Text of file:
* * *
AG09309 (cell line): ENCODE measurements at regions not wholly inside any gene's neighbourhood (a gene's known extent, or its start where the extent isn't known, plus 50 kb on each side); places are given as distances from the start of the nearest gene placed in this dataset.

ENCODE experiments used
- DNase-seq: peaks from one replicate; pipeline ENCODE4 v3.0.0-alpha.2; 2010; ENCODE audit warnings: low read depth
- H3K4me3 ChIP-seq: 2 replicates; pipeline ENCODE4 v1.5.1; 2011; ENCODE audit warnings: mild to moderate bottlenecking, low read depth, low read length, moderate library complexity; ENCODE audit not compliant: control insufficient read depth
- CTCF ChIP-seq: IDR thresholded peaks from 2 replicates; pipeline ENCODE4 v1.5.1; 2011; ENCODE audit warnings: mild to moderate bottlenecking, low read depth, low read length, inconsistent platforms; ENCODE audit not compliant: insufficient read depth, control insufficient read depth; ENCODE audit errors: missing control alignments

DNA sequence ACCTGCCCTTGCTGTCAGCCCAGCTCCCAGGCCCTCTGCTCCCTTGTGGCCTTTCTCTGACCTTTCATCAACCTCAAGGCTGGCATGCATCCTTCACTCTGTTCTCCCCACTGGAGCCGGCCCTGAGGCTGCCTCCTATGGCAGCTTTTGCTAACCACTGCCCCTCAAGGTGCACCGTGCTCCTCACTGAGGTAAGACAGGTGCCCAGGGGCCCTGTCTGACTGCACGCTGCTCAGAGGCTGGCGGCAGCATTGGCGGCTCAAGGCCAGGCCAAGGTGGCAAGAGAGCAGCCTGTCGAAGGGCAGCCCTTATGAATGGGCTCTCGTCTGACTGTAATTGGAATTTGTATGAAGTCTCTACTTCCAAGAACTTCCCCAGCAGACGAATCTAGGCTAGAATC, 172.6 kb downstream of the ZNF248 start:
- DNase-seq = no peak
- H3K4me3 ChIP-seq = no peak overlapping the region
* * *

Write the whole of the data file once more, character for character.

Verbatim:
AG09309 (cell line): ENCODE measurements at regions not wholly inside any gene's neighbourhood (a gene's known extent, or its start where the extent isn't known, plus 50 kb on each side); places are given as distances from the start of the nearest gene placed in this dataset.

ENCODE experiments used
- DNase-seq: peaks from one replicate; pipeline ENCODE4 v3.0.0-alpha.2; 2010; ENCODE audit warnings: low read depth
- H3K4me3 ChIP-seq: 2 replicates; pipeline ENCODE4 v1.5.1; 2011; ENCODE audit warnings: mild to moderate bottlenecking, low read depth, low read length, moderate library complexity; ENCODE audit not compliant: control insufficient read depth
- CTCF ChIP-seq: IDR thresholded peaks from 2 replicates; pipeline ENCODE4 v1.5.1; 2011; ENCODE audit warnings: mild to moderate bottlenecking, low read depth, low read length, inconsistent platforms; ENCODE audit not compliant: insufficient read depth, control insufficient read depth; ENCODE audit errors: missing control alignments

DNA sequence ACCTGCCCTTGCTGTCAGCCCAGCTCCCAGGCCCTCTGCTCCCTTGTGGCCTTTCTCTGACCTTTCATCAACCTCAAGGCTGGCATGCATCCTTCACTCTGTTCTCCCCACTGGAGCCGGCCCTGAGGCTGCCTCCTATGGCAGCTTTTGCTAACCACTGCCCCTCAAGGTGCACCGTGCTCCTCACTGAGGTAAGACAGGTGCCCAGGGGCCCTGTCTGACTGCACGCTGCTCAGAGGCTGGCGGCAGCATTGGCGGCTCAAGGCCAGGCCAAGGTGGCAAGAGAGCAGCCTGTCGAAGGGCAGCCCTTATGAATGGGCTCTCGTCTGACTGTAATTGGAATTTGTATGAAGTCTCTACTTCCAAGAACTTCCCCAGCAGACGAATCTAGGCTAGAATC, 172.6 kb downstream of the ZNF248 start:
- DNase-seq = no peak
- H3K4me3 ChIP-seq = no peak overlapping the region